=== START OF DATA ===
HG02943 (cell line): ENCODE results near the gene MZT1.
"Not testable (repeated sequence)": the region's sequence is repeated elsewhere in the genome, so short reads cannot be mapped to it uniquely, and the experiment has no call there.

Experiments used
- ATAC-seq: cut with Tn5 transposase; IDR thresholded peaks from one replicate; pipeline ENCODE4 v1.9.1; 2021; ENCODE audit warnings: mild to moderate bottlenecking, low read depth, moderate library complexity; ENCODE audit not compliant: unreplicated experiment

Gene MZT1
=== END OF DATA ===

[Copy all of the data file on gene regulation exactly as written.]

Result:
HG02943 (cell line): ENCODE results near the gene MZT1.
"Not testable (repeated sequence)": the region's sequence is repeated elsewhere in the genome, so short reads cannot be mapped to it uniquely, and the experiment has no call there.

Experiments used
- ATAC-seq: cut with Tn5 transposase; IDR thresholded peaks from one replicate; pipeline ENCODE4 v1.9.1; 2021; ENCODE audit warnings: mild to moderate bottlenecking, low read depth, moderate library complexity; ENCODE audit not compliant: unreplicated experiment

Gene MZT1